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Please yield me some recommendations!

  1. Sep 10, 2006 #1

    My name is nathan. Senior in highschool. Heartly want to be a physicist. and searching for a college with good undergrad physics programs that will satisfy me the most, but I truly need some recommendations.

    well, first of all I think it is my duty to introduce myself before asking for any comments

    I was born in South Korea and moved into the US in the year of 2002 because of an adoption. I live with me stepmother (my stepfather passed away an year after I came here) who is a retired old lady.

    I started my education here from 8th grade. In my first year of highschool, I didnt take any honors class due to the lack of my English.
    However, my English started to improve when I became a sophomore. I took 2 honors classes, Geometry and World History. Then, in my junior year, I took Composition H, American Lit. H, Physics H, Chemistry H, Algebra 2/Trig H, U.S History AP, Comparative Politics, and Marketing I.
    Total of 5 honors and 1 AP. And I managed to get straight A's.

    This year, im taking Calculus AP, Chemistry AP(my school doest offer a physics AP), US Government AP, Composition/Language AP, and Modern Lit Honors

    My GPA is 4.3 and I'm top 7% in my class out of 434 in a public prep school.

    However, I do not have ANY working experiences, for it has only been an year (or less) since my Perminant Resident Card was issued and before that, I didnt even have my SSN. Moreover, because I dont have any insurance since my stepfather passed away, I wasnt qualified to play any kinds of sports besides chess.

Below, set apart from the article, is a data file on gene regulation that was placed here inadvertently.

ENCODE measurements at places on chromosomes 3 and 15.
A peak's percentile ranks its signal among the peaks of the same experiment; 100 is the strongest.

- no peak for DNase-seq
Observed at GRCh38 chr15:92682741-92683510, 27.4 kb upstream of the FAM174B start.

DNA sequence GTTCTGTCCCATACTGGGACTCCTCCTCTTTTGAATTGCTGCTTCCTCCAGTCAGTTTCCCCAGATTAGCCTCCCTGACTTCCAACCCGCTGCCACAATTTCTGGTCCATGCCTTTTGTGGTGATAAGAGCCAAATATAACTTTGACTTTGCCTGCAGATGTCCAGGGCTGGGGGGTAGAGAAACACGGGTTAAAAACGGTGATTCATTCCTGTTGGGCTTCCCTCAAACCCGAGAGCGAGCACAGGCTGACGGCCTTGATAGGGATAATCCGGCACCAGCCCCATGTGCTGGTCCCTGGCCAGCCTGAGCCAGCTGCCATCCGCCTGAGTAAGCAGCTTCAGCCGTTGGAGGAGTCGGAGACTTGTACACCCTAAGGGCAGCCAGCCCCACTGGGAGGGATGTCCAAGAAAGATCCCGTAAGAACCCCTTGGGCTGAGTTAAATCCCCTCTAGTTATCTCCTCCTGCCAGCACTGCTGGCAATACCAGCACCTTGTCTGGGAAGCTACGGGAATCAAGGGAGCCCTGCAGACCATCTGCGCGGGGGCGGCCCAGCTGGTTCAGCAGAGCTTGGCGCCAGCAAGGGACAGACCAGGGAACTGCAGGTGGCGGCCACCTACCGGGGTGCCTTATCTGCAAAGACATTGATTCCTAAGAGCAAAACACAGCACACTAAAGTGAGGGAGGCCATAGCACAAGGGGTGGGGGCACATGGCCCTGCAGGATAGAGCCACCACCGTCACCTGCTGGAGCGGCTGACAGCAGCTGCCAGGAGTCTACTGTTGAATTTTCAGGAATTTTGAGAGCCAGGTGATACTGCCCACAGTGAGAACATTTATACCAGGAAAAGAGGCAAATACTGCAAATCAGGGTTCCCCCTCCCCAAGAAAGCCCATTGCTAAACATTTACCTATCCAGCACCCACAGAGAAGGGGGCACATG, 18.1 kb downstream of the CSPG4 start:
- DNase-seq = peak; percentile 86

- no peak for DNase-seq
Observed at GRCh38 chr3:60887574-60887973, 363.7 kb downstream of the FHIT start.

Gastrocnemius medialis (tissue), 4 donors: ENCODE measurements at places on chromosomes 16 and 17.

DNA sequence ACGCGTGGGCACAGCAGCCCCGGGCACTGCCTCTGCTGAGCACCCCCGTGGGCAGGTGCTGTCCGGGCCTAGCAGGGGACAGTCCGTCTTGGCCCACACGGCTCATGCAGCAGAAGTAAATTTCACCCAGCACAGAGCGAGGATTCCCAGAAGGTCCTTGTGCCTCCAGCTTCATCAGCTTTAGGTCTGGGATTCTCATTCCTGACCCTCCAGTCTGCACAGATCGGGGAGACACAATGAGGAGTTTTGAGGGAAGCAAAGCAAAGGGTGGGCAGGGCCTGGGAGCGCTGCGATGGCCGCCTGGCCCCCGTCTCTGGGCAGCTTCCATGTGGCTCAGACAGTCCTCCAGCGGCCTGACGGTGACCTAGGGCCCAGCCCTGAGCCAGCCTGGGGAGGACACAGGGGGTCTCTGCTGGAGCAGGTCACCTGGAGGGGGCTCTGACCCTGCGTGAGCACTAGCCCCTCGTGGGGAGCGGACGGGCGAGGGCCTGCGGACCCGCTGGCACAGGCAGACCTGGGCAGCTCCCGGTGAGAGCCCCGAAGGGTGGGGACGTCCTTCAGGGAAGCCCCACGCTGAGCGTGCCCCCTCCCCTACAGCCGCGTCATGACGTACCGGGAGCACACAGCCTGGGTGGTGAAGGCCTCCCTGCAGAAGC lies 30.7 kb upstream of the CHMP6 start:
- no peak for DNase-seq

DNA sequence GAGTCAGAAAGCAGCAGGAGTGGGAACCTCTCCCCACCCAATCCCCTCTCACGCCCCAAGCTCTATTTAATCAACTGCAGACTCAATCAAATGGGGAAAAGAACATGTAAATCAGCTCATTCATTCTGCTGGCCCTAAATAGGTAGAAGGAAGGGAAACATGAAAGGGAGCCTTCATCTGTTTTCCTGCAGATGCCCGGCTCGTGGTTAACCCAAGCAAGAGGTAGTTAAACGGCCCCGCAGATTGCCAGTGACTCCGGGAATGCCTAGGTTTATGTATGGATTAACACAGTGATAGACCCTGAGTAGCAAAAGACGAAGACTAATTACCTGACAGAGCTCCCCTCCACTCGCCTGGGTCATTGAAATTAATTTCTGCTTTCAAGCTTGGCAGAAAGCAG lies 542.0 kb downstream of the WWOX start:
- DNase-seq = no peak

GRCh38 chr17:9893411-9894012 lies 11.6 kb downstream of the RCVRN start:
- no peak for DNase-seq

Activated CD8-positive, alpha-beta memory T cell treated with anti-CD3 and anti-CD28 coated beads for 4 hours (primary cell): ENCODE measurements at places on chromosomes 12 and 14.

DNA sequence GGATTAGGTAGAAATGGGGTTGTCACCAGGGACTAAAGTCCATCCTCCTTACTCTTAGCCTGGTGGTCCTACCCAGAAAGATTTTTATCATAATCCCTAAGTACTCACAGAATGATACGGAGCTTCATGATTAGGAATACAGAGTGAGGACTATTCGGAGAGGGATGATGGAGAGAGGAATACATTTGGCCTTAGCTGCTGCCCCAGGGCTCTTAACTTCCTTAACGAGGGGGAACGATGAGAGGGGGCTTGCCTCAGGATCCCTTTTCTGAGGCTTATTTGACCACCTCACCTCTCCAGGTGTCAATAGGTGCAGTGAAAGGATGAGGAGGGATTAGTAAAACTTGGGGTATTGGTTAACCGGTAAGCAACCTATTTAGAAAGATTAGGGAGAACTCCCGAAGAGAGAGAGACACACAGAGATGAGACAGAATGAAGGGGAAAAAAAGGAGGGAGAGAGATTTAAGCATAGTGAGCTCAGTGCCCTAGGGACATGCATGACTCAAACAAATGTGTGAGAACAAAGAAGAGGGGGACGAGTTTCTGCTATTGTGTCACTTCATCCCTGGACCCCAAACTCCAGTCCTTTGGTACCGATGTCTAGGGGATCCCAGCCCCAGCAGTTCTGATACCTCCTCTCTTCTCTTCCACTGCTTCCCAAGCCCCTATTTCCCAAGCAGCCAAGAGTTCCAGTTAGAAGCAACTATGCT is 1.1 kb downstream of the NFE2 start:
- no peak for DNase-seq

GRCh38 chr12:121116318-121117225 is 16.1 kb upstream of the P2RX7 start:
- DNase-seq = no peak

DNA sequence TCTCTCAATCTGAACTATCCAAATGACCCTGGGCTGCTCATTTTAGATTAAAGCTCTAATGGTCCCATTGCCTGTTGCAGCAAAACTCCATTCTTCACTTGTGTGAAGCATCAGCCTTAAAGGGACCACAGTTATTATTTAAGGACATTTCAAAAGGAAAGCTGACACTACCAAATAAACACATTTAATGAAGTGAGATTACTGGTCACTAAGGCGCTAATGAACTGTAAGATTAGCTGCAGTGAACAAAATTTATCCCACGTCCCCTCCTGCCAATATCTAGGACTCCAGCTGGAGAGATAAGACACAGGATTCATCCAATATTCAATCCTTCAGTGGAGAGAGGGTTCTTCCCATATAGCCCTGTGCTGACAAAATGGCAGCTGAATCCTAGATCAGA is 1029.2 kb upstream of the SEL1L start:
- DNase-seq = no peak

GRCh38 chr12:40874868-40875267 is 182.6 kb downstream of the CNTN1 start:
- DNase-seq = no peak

My extracurricullar activities are The National Honors Society, Mu Alpha Theata (Math Club), and last year, I also was involved in DECA (business organization) and won a second place in NV state for a quiz bowl contest.

    I also do not have any credit in foreign language course, although I speak perfect Korean and am planning to take SAT II test to prove that.

    I took SAT I once in June and got 1800, but i'm going to take it one more time in October, aiming for 2200.

    For SAT II's, I'll take Math II C, Physics, US History, and as I mentioned earlier, Korean.

    I think that's pretty good for my bg info... and my question is,

    if I were to score more than 2100 in my SAT I and more than 750 in every SAT II subject test, to where should I apply for?? It would be excellent if you could recommend me 3 schools that you think will admit me for 100%, and about 5 schools that are little more of a challenge and about 3 schools that are extremely rigorious in terms of admission. Please do not consider the location, environment, or the cost of the schools you want to recommend.

    Thank you so much for reading this. I truly appreciate it.


    Last edited: Sep 10, 2006
  2. jcsd
  3. Sep 10, 2006 #2
    It is my belief that you are in a unique situation by being from South Korea and recently moving here as adopted by your step parents. Your academic record sounds very promising so far. If you have an 1800 on your SAT due to the critical reading and writing secions, then you may want to look into the possibility of taking the TOEFL. If you do this and mention in your essays your situation, I am sure you will be very competitive.

    As for colleges with very tough admissions, there are a lot of really good ones. For example, MIT, Caltech, Princeton, Cornell, Columbia, Harvard, Yale, Stanford, etc. For some reason or another, I prefer (or think I prefer) MIT and Cornell

    Good colleges with less demanding admissions are University of Chicago, University of Michigan, and countless smaller schools.